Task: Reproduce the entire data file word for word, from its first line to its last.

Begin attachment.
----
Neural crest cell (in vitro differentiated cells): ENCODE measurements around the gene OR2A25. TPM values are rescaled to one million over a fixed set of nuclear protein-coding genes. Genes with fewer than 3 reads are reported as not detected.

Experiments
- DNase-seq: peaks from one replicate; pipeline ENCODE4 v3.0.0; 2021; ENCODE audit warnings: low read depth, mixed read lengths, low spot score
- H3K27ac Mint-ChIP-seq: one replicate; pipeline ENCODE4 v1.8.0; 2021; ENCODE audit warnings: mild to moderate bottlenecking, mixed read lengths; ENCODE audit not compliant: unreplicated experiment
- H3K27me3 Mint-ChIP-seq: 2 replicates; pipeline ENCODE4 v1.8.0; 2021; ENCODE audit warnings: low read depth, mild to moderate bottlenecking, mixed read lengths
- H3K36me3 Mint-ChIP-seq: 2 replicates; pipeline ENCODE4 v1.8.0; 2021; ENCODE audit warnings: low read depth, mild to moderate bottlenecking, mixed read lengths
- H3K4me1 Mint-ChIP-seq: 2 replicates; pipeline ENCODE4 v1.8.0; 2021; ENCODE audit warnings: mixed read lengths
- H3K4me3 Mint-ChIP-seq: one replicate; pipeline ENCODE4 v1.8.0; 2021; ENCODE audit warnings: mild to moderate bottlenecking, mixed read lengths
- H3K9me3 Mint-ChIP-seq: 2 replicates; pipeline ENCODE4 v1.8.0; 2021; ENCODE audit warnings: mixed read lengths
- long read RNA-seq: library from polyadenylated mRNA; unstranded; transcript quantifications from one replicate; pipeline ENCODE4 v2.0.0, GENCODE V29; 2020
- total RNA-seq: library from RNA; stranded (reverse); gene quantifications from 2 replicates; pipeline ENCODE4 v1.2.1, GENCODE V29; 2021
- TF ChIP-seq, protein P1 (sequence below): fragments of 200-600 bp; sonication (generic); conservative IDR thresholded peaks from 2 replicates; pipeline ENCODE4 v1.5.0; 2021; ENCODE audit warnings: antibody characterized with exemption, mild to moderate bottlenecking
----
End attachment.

Neural crest cell (in vitro differentiated cells): ENCODE measurements around the gene OR2A25. TPM values are rescaled to one million over a fixed set of nuclear protein-coding genes. Genes with fewer than 3 reads are reported as not detected.

Experiments
- DNase-seq: peaks from one replicate; pipeline ENCODE4 v3.0.0; 2021; ENCODE audit warnings: low read depth, mixed read lengths, low spot score
- H3K27ac Mint-ChIP-seq: one replicate; pipeline ENCODE4 v1.8.0; 2021; ENCODE audit warnings: mild to moderate bottlenecking, mixed read lengths; ENCODE audit not compliant: unreplicated experiment
- H3K27me3 Mint-ChIP-seq: 2 replicates; pipeline ENCODE4 v1.8.0; 2021; ENCODE audit warnings: low read depth, mild to moderate bottlenecking, mixed read lengths
- H3K36me3 Mint-ChIP-seq: 2 replicates; pipeline ENCODE4 v1.8.0; 2021; ENCODE audit warnings: low read depth, mild to moderate bottlenecking, mixed read lengths
- H3K4me1 Mint-ChIP-seq: 2 replicates; pipeline ENCODE4 v1.8.0; 2021; ENCODE audit warnings: mixed read lengths
- H3K4me3 Mint-ChIP-seq: one replicate; pipeline ENCODE4 v1.8.0; 2021; ENCODE audit warnings: mild to moderate bottlenecking, mixed read lengths
- H3K9me3 Mint-ChIP-seq: 2 replicates; pipeline ENCODE4 v1.8.0; 2021; ENCODE audit warnings: mixed read lengths
- long read RNA-seq: library from polyadenylated mRNA; unstranded; transcript quantifications from one replicate; pipeline ENCODE4 v2.0.0, GENCODE V29; 2020
- total RNA-seq: library from RNA; stranded (reverse); gene quantifications from 2 replicates; pipeline ENCODE4 v1.2.1, GENCODE V29; 2021
- TF ChIP-seq, protein P1 (sequence below): fragments of 200-600 bp; sonication (generic); conservative IDR thresholded peaks from 2 replicates; pipeline ENCODE4 v1.5.0; 2021; ENCODE audit warnings: antibody characterized with exemption, mild to moderate bottlenecking